How to Monitor the Brix of Fermenting Wine Must

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Brix is a measurement of the amount of sugar in a liquid. The sugar converts to alcohol during fermentation. As Brix numbers decrease, the amount of alcohol in the liquid increases. Measure Brix with a device called a hydrometer.

Things You'll Need

  • Hydrometer And Testing Jar
  • Fermenting Wines
  • Granulated Sugars
  • Thermometers
  • Record Logs And Pencil

Measuring Brix

  • Be sure the hydrometer is clean and free of oils from your fingers.

  • Fill 3/4 of a graduated cylinder or testing jar with juice. Avoid including seeds, stems, skins and bits of fruit in the sample.

  • Check the temperature of juice with a thermometer and note it.

  • With the bulb end first, place the hydrometer into the juice and give it a gentle spin with your fingers.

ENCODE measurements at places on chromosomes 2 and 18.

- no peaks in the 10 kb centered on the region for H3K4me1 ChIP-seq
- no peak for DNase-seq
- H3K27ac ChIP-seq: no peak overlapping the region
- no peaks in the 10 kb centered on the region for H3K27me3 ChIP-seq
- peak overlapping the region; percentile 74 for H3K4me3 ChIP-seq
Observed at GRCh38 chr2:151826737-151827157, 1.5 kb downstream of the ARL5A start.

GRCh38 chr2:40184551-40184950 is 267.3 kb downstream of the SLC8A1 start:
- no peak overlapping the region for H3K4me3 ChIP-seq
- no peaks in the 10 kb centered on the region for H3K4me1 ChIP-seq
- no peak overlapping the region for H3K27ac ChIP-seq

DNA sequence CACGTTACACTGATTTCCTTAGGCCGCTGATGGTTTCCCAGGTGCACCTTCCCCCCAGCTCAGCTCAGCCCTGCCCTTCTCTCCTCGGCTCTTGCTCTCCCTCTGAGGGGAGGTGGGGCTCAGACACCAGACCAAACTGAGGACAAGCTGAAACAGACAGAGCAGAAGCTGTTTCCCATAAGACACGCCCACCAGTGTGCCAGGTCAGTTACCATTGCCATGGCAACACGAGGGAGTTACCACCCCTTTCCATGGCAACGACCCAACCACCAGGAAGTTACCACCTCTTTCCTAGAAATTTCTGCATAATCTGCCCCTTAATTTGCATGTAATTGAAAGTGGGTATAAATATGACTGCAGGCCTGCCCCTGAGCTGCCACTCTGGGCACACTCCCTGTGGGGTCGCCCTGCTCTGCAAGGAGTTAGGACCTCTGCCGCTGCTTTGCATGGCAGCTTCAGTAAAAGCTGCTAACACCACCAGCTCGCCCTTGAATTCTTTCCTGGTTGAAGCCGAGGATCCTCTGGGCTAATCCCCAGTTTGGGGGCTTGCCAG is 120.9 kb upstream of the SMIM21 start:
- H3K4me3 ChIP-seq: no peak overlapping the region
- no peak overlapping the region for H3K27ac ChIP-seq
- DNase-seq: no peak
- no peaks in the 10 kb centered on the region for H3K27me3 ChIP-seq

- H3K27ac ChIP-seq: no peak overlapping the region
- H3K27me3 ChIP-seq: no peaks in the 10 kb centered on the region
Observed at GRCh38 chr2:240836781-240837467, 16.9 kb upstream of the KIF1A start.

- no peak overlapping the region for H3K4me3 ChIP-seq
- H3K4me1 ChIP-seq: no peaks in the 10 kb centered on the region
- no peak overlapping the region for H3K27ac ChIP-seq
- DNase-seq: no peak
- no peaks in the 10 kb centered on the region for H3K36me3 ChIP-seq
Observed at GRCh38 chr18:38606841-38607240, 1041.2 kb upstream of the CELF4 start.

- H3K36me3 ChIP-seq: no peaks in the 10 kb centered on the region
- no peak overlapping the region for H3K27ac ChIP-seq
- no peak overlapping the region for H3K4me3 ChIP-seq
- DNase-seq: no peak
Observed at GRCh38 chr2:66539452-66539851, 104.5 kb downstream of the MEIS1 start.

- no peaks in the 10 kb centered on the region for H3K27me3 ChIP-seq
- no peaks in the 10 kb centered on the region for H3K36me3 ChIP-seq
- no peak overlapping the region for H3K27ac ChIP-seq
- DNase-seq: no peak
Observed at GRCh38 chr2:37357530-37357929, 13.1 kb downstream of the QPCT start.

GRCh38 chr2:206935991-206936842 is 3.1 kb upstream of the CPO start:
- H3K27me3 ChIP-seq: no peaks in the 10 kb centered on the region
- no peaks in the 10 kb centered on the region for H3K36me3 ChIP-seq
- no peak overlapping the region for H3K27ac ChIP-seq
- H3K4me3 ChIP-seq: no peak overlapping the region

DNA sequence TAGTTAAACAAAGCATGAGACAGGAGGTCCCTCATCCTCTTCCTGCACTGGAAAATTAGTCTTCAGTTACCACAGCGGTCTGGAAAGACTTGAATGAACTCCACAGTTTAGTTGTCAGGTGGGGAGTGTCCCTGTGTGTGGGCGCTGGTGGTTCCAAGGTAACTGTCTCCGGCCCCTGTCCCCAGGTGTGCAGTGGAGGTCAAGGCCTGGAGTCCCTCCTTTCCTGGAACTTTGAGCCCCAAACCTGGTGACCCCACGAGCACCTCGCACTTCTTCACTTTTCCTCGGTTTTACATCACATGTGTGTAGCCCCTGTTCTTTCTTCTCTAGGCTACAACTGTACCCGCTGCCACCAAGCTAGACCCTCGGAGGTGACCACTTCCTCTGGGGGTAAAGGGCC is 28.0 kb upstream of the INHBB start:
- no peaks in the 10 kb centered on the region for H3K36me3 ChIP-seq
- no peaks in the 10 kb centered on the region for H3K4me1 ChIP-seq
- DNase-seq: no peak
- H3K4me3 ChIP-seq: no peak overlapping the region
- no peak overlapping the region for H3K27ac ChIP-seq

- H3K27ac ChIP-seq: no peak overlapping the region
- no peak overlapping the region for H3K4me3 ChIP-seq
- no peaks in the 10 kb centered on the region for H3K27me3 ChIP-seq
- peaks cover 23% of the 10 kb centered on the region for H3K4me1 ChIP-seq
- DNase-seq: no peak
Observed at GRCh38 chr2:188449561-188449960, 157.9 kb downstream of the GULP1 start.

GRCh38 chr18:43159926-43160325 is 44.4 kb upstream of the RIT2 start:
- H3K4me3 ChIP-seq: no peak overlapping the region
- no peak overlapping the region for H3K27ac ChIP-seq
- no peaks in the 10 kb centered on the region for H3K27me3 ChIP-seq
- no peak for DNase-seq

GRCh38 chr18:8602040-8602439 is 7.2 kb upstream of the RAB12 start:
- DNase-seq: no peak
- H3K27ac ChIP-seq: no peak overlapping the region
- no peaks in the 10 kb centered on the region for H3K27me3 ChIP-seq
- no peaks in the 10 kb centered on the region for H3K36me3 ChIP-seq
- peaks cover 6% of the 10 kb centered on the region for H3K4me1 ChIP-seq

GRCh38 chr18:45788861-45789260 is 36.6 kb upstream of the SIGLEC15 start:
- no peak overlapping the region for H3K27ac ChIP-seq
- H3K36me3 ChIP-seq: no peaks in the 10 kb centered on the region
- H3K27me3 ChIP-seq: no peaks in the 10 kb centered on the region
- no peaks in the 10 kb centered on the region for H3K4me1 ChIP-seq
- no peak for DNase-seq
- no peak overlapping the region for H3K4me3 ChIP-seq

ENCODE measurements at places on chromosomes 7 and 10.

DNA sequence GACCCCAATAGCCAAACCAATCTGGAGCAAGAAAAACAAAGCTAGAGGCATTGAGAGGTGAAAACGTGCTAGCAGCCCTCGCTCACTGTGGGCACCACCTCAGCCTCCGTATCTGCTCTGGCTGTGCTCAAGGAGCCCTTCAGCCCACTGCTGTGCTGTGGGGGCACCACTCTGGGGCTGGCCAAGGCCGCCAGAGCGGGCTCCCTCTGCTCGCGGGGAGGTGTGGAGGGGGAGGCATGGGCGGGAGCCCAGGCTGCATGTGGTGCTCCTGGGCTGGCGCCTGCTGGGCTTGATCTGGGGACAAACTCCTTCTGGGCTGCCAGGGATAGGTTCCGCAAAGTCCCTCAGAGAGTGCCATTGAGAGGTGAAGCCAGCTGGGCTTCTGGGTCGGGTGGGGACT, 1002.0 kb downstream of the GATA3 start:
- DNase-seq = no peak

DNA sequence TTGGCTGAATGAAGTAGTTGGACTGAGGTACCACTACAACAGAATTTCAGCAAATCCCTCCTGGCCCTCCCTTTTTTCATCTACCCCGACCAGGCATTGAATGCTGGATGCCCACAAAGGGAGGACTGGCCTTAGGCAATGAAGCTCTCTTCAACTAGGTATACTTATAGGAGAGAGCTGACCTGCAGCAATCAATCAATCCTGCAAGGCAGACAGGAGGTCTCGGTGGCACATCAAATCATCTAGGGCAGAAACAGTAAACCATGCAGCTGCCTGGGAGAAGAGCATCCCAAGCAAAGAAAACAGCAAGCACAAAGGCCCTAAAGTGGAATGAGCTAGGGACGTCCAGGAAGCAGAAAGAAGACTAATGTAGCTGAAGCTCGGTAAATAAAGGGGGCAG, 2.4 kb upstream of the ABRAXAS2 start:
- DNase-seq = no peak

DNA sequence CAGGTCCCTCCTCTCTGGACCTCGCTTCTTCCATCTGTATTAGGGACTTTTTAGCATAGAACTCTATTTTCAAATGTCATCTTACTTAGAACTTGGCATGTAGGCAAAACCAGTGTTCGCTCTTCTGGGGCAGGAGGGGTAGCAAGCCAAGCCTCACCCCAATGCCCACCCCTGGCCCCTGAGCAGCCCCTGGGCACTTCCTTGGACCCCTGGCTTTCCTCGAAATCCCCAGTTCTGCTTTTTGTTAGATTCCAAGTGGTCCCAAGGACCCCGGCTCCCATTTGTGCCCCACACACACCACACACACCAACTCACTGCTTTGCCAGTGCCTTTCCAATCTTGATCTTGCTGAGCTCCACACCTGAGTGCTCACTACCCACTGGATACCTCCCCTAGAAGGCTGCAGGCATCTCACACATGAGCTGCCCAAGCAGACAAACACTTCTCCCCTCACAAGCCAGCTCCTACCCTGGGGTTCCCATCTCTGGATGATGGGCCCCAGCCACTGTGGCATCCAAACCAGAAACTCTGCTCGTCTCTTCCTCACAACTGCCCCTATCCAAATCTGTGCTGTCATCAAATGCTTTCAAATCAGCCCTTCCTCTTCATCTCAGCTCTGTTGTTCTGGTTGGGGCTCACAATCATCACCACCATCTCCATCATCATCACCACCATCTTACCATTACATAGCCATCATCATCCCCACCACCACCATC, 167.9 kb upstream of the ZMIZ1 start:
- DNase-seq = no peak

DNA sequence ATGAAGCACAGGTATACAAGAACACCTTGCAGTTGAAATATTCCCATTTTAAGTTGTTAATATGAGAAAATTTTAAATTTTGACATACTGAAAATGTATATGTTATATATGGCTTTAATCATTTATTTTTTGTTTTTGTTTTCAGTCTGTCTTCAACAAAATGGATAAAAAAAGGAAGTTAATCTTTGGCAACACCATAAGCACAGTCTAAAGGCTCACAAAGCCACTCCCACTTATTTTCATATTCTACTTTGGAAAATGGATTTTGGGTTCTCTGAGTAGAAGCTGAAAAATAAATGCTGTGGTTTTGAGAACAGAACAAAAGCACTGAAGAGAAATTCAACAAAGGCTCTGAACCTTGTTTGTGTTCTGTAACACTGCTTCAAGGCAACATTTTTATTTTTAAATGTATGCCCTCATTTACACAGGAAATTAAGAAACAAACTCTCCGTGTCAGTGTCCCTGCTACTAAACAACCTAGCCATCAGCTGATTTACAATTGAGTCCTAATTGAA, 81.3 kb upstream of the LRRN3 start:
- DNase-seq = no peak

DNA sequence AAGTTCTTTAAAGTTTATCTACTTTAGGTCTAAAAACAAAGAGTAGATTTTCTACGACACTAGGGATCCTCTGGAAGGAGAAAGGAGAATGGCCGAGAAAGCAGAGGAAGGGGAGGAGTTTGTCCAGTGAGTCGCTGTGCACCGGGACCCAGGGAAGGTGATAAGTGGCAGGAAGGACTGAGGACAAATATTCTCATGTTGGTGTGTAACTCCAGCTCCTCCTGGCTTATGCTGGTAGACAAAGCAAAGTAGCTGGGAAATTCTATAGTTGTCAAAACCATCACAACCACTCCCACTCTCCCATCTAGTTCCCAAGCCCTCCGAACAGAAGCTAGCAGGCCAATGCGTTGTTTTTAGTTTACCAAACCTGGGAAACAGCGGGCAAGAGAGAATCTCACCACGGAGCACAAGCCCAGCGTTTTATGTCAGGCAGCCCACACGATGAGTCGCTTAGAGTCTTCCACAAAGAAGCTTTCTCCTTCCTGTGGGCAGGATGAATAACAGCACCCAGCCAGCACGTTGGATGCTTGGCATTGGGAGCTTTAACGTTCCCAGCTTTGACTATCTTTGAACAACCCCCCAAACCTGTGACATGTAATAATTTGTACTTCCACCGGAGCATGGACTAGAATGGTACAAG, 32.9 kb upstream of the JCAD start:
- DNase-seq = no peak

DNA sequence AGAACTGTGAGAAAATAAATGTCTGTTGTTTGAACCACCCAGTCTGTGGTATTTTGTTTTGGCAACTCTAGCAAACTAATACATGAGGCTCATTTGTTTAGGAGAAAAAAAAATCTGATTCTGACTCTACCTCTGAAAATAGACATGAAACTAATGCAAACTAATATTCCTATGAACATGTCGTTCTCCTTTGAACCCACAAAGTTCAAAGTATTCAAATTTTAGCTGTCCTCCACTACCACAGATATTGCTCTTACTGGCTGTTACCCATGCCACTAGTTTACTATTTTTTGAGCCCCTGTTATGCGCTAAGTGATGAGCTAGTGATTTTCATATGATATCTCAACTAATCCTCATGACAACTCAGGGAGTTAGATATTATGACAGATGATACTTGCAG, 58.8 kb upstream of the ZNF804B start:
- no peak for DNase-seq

• After about 5 to 10 seconds, at eye level, inspect the location of the bottom portion of the meniscus against the hydrometer. (The meniscus is very top of a column of liquid; when seen in a clear container, it almost looks like a thin lid.)

  • Record the number on the hydrometer that coincides with the lowest portion of the meniscus.

Adjusting Sugar Level in Liquid

  • To increase Brix by 2 degrees, add 3 1/2 ounces of standard granulated sugar (sucrose) to 1 gallon of juice.

  • Add water to sugar to create sugar syrup.

  • Add sugar syrup to must (juice with seeds and skins) in small amounts. Stir thoroughly.

  • Check the Brix and add more sugar to raise the level.

  • To decrease the Brix, add water, in small amounts, to dilute the must, or add low-sugar grapes. If you add water, check the acid level and make the necessary adjustments.

Tips & Warnings

  • If bubbles accumulate on the hydrometer, gently spin the hydrometer. When the hydrometer floats without bouncing, record the number immediately.
  • Determine the amount of alcohol the juice will yield by multiplying the initial measurement of Brix - taken before fermentation - by .6. Approximately 60 percent of the sugar will convert to alcohol during fermentation.

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